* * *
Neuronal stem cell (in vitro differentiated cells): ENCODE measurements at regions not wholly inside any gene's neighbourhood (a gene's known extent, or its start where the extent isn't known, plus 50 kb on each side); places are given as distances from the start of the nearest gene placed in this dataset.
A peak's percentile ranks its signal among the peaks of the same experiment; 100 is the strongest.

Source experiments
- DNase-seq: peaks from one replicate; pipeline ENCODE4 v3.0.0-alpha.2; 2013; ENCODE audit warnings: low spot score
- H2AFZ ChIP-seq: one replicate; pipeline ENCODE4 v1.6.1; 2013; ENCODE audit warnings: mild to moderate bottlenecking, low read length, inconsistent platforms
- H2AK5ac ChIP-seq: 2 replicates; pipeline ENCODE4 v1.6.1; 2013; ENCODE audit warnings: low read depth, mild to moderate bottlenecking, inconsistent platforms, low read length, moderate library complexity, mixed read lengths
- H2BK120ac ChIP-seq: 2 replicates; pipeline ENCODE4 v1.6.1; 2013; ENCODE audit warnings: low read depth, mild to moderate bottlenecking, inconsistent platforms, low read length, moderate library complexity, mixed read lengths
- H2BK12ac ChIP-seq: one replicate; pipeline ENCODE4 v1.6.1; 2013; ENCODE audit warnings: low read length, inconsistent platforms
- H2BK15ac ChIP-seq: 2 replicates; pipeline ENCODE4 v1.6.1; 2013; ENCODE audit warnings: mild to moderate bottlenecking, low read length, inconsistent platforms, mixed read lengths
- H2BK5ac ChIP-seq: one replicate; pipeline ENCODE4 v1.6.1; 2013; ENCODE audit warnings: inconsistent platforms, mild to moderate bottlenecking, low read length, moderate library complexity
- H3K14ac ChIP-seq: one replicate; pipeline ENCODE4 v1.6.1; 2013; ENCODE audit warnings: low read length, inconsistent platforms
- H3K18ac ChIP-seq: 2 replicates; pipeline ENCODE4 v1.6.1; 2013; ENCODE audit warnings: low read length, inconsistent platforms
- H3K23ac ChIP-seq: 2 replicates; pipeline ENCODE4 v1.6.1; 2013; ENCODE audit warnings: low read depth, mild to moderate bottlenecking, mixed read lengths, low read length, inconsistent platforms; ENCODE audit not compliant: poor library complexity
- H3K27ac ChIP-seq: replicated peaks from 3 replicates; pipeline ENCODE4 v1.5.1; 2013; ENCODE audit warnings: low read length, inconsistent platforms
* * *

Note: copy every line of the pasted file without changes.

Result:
Neuronal stem cell (in vitro differentiated cells): ENCODE measurements at regions not wholly inside any gene's neighbourhood (a gene's known extent, or its start where the extent isn't known, plus 50 kb on each side); places are given as distances from the start of the nearest gene placed in this dataset.
A peak's percentile ranks its signal among the peaks of the same experiment; 100 is the strongest.

Source experiments
- DNase-seq: peaks from one replicate; pipeline ENCODE4 v3.0.0-alpha.2; 2013; ENCODE audit warnings: low spot score
- H2AFZ ChIP-seq: one replicate; pipeline ENCODE4 v1.6.1; 2013; ENCODE audit warnings: mild to moderate bottlenecking, low read length, inconsistent platforms
- H2AK5ac ChIP-seq: 2 replicates; pipeline ENCODE4 v1.6.1; 2013; ENCODE audit warnings: low read depth, mild to moderate bottlenecking, inconsistent platforms, low read length, moderate library complexity, mixed read lengths
- H2BK120ac ChIP-seq: 2 replicates; pipeline ENCODE4 v1.6.1; 2013; ENCODE audit warnings: low read depth, mild to moderate bottlenecking, inconsistent platforms, low read length, moderate library complexity, mixed read lengths
- H2BK12ac ChIP-seq: one replicate; pipeline ENCODE4 v1.6.1; 2013; ENCODE audit warnings: low read length, inconsistent platforms
- H2BK15ac ChIP-seq: 2 replicates; pipeline ENCODE4 v1.6.1; 2013; ENCODE audit warnings: mild to moderate bottlenecking, low read length, inconsistent platforms, mixed read lengths
- H2BK5ac ChIP-seq: one replicate; pipeline ENCODE4 v1.6.1; 2013; ENCODE audit warnings: inconsistent platforms, mild to moderate bottlenecking, low read length, moderate library complexity
- H3K14ac ChIP-seq: one replicate; pipeline ENCODE4 v1.6.1; 2013; ENCODE audit warnings: low read length, inconsistent platforms
- H3K18ac ChIP-seq: 2 replicates; pipeline ENCODE4 v1.6.1; 2013; ENCODE audit warnings: low read length, inconsistent platforms
- H3K23ac ChIP-seq: 2 replicates; pipeline ENCODE4 v1.6.1; 2013; ENCODE audit warnings: low read depth, mild to moderate bottlenecking, mixed read lengths, low read length, inconsistent platforms; ENCODE audit not compliant: poor library complexity
- H3K27ac ChIP-seq: replicated peaks from 3 replicates; pipeline ENCODE4 v1.5.1; 2013; ENCODE audit warnings: low read length, inconsistent platforms